The Life of a Cracker 🧨

by Yash Kaviya

Before we dive into anything else, we at Quicko, would like to extend our warmest greetings of the festive season to each and everyone of you. May these days and the years to follow be full of joy, love and happiness for you. May you achieve all the good that you wished for and may you celebrate this festival of light with colorful rangolis and electrifying fire crac…. okay, we need to have a discussion. 🤨

The Origins

Diwali or Deepavali, as you may call it, is a festival of lights which was established as a welcoming fest for Lord Ram who returned after 14 years to his hometown, his kingdom. When he stepped foot onto his soil in Ayodhya, his subjects embraced him by lighting earthen lamps outside their homes and banged utensils and drums to ward off any evil. The residents wanted to create as festive an atmosphere as possible to welcome the son of the soil. No stone was left unturned, the city was brightly lit and there was a positive energy with all the music, it was the largest festival anyone had seen.

The light and sound show

Certainly, back in the days of Lord Ram, there were no firecrackers. As the scientific prowess of humans increased, there was an increase in the urge of wanting to make things simpler, easier and exciting. That urge led to the development of firecrackers. Historically, gun powder and explosive making knowledge existed in India which eventually went to the Oriental world. China’s repackaged firecrackers and gunpowder made their way to India. The ingenious Indians started making firecrackers of their own and soon the entire subcontinent was exposed to the novel idea of firecrackers. The idea of firecrackers was as fun as it was convenient, firecrackers produced both light and sound at the same time, which was the historic tradition of Diwali and they were fun and enthralling to watch and experience. Increasingly Indians shifted to firecrackers as a form of celebration on Diwali and which is a centuries old tradition that continues to date.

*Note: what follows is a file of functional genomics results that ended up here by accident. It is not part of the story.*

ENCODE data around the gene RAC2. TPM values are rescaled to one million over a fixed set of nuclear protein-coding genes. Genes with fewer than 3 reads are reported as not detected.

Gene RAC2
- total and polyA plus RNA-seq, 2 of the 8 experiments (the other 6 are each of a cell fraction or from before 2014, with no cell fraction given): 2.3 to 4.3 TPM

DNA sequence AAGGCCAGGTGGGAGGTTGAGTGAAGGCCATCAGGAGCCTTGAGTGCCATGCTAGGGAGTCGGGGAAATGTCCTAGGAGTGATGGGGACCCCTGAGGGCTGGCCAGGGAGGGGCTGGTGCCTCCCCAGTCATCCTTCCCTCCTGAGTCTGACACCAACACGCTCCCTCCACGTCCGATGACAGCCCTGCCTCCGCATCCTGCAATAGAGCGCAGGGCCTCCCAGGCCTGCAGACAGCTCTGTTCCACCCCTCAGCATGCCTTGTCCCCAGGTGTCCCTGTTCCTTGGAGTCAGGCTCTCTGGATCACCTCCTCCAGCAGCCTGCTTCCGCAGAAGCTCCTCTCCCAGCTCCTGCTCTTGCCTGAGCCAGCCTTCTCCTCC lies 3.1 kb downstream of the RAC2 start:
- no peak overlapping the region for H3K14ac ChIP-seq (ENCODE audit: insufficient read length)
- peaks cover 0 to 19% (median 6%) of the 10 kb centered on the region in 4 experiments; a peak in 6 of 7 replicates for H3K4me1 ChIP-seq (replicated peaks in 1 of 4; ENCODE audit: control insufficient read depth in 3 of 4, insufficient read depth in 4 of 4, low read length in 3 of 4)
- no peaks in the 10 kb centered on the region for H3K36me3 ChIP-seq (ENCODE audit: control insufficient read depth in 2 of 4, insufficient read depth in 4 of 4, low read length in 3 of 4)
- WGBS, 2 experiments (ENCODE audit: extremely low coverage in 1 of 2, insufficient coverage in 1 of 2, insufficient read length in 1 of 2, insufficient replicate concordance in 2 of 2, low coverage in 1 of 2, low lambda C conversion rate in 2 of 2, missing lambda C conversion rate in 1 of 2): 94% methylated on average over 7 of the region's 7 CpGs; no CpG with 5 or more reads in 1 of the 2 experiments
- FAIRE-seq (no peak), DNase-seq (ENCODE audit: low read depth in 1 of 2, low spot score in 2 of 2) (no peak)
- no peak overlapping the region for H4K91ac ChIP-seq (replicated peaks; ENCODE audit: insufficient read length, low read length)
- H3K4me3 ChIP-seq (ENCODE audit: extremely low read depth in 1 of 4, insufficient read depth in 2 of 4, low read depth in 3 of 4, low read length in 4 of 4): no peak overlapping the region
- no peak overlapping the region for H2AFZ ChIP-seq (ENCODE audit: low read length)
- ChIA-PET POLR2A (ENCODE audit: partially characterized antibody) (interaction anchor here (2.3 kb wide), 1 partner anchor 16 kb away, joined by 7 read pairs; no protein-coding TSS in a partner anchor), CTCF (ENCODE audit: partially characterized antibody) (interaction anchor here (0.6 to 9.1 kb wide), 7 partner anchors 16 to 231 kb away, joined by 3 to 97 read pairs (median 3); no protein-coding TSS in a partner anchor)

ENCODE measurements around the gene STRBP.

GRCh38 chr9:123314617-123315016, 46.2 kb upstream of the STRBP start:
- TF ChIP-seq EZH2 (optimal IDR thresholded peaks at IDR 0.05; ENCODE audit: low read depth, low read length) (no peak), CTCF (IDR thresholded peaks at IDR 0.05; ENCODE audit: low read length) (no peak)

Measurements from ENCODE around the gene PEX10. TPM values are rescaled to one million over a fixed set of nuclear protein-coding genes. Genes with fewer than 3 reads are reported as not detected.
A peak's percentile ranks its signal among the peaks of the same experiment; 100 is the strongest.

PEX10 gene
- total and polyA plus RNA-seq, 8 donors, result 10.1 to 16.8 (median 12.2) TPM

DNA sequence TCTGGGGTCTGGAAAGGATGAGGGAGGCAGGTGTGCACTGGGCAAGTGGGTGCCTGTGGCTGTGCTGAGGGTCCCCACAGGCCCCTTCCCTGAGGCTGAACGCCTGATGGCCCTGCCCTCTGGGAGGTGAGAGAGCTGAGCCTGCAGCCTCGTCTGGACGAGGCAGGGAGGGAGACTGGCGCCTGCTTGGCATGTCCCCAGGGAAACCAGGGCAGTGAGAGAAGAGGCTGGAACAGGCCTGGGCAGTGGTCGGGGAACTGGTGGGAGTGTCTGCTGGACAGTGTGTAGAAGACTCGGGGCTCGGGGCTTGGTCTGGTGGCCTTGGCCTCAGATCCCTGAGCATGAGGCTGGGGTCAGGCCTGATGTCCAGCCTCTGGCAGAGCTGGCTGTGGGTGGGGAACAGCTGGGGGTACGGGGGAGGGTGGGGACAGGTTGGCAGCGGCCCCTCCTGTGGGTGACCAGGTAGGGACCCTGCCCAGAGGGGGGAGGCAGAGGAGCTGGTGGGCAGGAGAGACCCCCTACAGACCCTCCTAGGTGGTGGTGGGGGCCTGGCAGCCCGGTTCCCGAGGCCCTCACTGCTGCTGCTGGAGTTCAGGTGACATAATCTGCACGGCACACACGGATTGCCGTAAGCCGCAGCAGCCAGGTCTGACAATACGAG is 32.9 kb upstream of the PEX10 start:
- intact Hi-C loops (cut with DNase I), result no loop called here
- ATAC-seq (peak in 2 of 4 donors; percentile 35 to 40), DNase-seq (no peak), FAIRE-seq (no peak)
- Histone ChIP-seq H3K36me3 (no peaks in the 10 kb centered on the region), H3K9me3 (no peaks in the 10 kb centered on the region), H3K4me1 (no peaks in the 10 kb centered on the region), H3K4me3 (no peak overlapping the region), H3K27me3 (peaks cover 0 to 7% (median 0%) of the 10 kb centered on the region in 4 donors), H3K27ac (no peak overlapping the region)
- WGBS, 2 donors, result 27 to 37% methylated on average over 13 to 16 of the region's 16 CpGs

The bad and the ugly

We live in a day and age where although we have access to innumerable solutions, the sad reality that we face is that we have as many problems. One problem that has spooked us since the turn of the century is global warming and increased pollution. Contextualizing that to our country, we haven’t fared that better either. A lot of cities including our capital city of New Delhi, feature in the most polluted cities worldwide. Firecrackers release carbon monoxide and nitrogen-based gases on exploding which are harmful for the immediate atmosphere and ozone layer along with producing noise pollution. General pollution causes health hazards to people and claims a lot of lives. However, studies have also shown that the pollution caused by firecrackers on Diwali is a small and minor contributing issue to the overall problem of pollution in the country.

Idea of relevance?

Naysayers look at this as a climate problem and people on the other side look at this as traditional pride. Neither have the answers, and we desperately need some. The questions are can we make better, more efficient and less polluting firecrackers? Can we control our industrial pollution better? Can we be better and smarter commuters, using public transport? Can we find a sustainable way of disposing off crop stubble? Can we manage our waste better instead of burning it?

These questions need immediate answers, otherwise we end up leaning onto easier and more convenient things to blame. We do not want to paper over our cracks, without addressing real questions. 

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